Karimabad is a popular spot for backpackers - with great views everywhere you look, a quiet laidback village vibe and a clutch of guesthouses that do communal dinners. You can easily spend days doing nothing - it's called acclimatising. But there's two British guys here who don't have time to relax. They're climbers. They came here in a group of four to attempt a new route up a 7,000m peak, but the attempt failed. One of them flew home, and another went off on a solo attempt on another peak, against the advice of the others. The team leader, Bruce, has just returned from Nanga Parbat where he was helping a group of Iranian mountaineers caught in bad weather - one of them died. Meanwhile the remaining member, Pete, had returned to look for the young guy who went off on his own. Due to a miscommunication everyone thought he had come down, but he hasn't actually been seen for some days. Pete found avalanche debris at the foot of the mountain and thinks he has probably died.
He tells us this whilst Bruce is trying to contact insurance companies, the British Embassy and rescue services here in Pakistan that may provide helicopters for a search. Unfortunately the Iranians are chasing the same helicopters to recover the body of their team member. Two helicopters are required in these searches, in case one crashes - the air is too thin at altitude. Meanwhile on the other side of Nanga Parbat an Italian climber has died. It's a world far removed from the trekkers and backpackers lounging along the Karakoram Highway and a stark illustration of the dangers lurking in these big mountains.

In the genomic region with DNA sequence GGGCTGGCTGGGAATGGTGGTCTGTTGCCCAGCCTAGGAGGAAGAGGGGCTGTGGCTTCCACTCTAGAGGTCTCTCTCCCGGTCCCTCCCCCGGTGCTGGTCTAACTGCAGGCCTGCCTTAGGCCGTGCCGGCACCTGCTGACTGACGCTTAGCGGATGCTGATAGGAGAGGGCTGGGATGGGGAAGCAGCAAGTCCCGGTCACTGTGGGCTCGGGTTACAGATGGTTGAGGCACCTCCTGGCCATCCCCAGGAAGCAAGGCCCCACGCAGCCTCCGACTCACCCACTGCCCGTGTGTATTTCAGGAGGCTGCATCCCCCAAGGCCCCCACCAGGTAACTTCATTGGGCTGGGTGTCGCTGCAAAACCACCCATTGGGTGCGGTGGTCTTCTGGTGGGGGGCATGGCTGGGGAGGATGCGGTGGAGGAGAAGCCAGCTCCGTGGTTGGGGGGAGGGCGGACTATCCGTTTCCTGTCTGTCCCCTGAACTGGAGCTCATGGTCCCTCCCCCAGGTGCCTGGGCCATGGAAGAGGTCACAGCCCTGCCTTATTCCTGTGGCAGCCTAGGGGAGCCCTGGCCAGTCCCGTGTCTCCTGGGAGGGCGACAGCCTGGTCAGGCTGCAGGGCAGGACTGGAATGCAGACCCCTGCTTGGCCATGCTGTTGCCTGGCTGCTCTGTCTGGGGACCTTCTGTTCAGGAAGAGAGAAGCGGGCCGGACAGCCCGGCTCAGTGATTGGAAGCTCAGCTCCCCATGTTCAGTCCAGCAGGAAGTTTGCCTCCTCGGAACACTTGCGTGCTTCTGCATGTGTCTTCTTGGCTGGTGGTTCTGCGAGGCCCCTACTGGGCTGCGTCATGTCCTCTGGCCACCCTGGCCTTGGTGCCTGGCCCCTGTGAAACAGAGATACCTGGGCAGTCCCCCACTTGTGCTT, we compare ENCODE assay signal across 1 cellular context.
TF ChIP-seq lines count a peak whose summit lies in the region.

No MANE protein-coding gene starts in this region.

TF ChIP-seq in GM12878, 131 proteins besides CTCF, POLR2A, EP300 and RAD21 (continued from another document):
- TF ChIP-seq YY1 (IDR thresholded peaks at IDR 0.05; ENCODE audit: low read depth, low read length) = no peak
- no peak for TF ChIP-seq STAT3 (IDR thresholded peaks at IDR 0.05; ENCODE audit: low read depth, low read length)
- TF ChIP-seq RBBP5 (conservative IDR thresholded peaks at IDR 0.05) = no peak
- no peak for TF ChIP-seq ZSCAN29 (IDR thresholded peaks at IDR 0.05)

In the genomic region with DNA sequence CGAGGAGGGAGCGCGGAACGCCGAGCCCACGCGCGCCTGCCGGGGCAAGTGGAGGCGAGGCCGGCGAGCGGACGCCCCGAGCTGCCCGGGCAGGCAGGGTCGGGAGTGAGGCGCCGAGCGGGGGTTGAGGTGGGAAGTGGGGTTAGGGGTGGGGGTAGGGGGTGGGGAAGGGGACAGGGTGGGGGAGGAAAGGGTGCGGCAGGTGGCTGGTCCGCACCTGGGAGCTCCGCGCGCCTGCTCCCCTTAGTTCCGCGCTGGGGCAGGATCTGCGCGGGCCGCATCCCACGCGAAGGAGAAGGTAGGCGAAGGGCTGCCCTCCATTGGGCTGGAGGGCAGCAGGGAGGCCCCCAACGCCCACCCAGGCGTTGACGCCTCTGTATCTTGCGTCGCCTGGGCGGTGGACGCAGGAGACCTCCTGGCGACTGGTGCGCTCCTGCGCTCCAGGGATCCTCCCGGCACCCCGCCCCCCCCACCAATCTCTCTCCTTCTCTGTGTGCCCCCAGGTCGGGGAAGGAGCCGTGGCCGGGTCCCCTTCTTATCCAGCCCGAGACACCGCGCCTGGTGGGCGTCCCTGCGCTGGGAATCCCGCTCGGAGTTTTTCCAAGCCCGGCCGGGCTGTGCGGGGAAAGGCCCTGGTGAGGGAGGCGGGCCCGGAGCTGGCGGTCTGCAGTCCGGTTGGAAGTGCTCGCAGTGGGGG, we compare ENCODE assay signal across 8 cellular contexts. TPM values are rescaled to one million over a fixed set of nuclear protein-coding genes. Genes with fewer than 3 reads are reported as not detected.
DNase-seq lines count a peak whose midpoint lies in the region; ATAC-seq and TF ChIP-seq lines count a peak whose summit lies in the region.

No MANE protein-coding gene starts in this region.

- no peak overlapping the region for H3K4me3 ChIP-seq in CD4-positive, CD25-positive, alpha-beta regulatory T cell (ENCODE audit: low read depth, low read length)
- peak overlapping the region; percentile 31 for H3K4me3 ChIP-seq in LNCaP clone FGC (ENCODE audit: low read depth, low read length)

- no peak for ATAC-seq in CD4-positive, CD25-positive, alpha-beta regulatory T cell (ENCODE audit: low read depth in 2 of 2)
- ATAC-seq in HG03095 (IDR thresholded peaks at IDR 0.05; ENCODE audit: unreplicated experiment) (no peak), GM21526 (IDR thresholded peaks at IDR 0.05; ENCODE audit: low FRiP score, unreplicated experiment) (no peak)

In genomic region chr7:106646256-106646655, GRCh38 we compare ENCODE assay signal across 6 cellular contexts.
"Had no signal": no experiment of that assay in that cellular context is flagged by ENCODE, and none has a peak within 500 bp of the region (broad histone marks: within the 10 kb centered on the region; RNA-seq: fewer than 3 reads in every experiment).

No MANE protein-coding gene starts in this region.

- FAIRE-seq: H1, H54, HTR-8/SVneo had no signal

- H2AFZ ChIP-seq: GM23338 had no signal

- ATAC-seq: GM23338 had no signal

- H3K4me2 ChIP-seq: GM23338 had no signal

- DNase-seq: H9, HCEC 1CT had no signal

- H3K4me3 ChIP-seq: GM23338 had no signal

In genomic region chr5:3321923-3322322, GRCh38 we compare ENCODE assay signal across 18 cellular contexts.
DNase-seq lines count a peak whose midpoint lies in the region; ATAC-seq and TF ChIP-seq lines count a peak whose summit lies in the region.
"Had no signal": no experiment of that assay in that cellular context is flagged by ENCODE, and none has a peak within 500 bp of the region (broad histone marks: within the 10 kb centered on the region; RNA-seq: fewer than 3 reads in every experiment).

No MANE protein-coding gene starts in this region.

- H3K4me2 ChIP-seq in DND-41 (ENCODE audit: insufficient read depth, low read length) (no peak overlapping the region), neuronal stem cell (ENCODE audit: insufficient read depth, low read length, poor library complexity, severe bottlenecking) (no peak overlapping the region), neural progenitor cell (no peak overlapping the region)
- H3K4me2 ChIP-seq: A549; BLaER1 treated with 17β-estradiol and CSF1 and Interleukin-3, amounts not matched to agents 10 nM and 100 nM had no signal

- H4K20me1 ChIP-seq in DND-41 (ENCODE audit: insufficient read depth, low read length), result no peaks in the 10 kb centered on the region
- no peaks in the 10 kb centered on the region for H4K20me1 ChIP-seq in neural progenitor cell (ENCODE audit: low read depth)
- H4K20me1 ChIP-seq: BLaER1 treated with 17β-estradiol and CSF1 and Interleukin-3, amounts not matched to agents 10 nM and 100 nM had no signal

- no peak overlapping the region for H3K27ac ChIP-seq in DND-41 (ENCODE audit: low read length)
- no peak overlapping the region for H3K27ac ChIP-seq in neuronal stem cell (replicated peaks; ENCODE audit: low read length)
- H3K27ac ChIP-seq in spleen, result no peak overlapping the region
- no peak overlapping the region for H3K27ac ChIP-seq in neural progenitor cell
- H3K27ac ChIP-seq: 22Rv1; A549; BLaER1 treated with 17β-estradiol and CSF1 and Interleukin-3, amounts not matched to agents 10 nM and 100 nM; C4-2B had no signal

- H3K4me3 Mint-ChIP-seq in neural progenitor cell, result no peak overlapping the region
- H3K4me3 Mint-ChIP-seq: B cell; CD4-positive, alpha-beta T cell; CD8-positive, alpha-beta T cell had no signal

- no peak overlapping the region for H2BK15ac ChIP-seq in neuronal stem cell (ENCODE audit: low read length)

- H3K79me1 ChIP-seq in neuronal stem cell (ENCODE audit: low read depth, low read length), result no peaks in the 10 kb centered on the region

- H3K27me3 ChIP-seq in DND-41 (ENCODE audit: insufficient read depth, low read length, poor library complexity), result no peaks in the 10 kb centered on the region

It's hard to tell what Pete feels as he recounts what has happened. He seems emotionally detached from his colleague's accident. We think it is the climber's need to isolate himself from the dangers and the attrition. He and Bruce are to return to lead the search as there are no other mountaineers to do it, but Pete looks as though it's all a bit of a fag. He'd rather do a search by helicopter than have to climb back over the glacier to the mountain face. Later we meet him in a shop looking for equipment - he is holding a cheap toy plastic pair of binoculars - one of the lenses falls out. The pathos of it all.